There’s much that’s wrong with Lipsyte’s screed about gendered stories—starting with the fact that insisting that readers occupy a gender binary leaves no room for transgendered and gender neutral readers, or readers struggling with gender identity—but the most inherently offensive to me, as a writer, reader, and former tutor of kids who fall within YA’s mythical audience of “reluctant readers,” is that it perpetuates the awful idea that just having a good story isn’t enough. This argument ignores the success of books like Thirteen Reasons and pretends that they are isolated phenomena that have no relation to reality—a reality in which, according to Lipsyte, boys need “hard-core boy talk” about things like sports (girls don’t play those!), male bonds, and physical contact, while girls are presumably off standing in line buying Justin Bieber tickets. But all this argument does is further isolate boys inside of harmful gender stereotypes that we should be trying to dismantle.
A non-exhaustive list of books that would be considered fanfic except for the fact that they won the Pulitzer Prize (provided as a service to writers who believe that fanfic is “immoral, illegal, plagiarism, cheating, for people who are too stupid/lazy/unimaginative to write stories of their own” and who feel “personally traumatized by the idea that someone else could look at your characters and decide that you did it wrong and they need to fix it/add original characters to your universe/send your characters to the moon/Japan/their hometown.”) * Jane Smiley’s novel A Thousand Acres, a modernized AU (Alternate Universe) retelling of King Lear and winner of the 1992 Pulitzer Prize for Literature.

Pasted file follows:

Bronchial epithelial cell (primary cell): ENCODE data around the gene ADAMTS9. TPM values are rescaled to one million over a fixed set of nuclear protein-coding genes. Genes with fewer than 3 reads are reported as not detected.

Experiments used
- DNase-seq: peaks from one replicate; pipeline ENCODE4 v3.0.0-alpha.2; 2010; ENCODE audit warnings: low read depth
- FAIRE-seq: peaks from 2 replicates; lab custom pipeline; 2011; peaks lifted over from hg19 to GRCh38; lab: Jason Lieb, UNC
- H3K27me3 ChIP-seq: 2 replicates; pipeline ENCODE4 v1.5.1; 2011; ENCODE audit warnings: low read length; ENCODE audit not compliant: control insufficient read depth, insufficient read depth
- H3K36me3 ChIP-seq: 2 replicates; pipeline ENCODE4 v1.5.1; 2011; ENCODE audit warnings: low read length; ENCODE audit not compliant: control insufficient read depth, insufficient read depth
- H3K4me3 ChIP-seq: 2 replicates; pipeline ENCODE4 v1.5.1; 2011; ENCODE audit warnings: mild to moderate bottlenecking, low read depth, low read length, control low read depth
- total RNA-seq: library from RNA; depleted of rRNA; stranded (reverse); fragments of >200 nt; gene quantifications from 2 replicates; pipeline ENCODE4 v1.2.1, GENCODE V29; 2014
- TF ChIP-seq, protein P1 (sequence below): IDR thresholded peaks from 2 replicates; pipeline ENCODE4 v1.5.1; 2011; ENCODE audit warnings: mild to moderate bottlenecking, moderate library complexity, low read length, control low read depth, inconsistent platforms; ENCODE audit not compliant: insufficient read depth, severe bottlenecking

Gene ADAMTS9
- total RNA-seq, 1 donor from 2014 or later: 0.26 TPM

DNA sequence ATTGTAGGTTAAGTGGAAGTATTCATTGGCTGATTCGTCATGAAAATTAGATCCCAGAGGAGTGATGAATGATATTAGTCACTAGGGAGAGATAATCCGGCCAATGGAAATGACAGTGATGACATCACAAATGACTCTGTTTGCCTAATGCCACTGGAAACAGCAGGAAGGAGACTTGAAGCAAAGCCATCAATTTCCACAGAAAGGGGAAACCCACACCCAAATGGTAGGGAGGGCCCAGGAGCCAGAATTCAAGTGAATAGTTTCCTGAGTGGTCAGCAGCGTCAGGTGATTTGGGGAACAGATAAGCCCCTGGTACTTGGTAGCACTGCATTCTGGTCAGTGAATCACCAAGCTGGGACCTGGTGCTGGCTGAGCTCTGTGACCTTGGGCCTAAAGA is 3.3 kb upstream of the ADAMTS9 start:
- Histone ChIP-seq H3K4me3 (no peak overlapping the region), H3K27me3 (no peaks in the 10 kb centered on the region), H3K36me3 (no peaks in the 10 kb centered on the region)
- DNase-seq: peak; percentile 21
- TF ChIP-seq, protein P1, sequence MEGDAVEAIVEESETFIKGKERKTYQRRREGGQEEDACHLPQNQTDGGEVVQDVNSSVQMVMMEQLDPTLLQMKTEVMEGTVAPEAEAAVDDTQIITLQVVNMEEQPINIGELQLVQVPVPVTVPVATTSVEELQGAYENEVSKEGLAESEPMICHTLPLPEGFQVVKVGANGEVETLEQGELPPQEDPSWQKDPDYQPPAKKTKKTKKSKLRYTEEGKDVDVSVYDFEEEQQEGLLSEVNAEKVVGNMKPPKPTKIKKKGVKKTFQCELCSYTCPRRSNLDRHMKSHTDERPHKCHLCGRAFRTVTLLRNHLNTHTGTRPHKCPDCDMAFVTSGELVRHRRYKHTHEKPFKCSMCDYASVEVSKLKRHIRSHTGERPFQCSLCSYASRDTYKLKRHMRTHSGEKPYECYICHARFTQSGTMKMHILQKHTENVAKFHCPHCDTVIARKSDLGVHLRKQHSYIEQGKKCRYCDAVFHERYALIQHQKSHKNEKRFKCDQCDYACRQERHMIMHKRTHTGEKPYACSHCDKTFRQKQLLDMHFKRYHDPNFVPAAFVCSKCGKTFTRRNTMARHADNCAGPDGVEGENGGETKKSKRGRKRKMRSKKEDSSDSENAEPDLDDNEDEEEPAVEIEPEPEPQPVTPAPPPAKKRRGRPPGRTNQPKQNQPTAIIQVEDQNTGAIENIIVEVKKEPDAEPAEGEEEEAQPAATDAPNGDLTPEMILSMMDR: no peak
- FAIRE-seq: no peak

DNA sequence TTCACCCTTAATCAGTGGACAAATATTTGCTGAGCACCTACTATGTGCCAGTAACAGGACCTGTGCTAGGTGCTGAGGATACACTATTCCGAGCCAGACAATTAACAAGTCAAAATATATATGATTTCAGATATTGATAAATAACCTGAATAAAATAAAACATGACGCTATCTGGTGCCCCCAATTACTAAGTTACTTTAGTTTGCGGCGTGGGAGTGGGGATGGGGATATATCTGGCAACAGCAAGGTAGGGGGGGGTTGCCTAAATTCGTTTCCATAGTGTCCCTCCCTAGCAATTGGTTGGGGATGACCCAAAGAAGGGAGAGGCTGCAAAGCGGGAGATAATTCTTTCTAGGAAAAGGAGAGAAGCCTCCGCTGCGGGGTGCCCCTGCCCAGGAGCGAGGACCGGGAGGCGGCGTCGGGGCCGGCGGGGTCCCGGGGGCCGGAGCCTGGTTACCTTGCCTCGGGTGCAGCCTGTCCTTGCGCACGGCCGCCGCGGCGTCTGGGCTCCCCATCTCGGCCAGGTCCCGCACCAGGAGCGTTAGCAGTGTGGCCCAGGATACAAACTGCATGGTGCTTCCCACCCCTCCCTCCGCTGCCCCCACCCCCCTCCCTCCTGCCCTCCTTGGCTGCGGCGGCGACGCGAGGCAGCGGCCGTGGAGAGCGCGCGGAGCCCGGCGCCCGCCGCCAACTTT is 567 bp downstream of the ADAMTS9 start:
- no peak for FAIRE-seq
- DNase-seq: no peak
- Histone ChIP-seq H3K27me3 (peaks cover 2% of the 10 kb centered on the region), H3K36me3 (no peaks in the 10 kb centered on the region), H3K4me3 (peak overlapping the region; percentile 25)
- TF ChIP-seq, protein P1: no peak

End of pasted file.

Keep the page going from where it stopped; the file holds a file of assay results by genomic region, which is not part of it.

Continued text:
BoingBoing writeup by Cory Doctorow of a post I wrote in 2010 about the continuum between fanfiction and many acclaimed published works with similar aims.
“The truth is that teen culture is not homogenous—and neither is fangirl culture. Teenagers are complicated and complex, and they behave differently in different contexts. The average teenager who goes to a Five Seconds of Summer concert and screams her head off is actually capable of writing an essay on the political situation in the Gaza Strip the next day. She’s capable of liking Taylor Swift and disliking heels, of deploying a Twitter hashtag or helping out a charity drive, of loving Twilight and hating Fifty Shades of Grey. She contains multitudes.”—bookshop, in the fantastic “The teens on Tumblr are all right,” The Kernel (via elizabethminkel)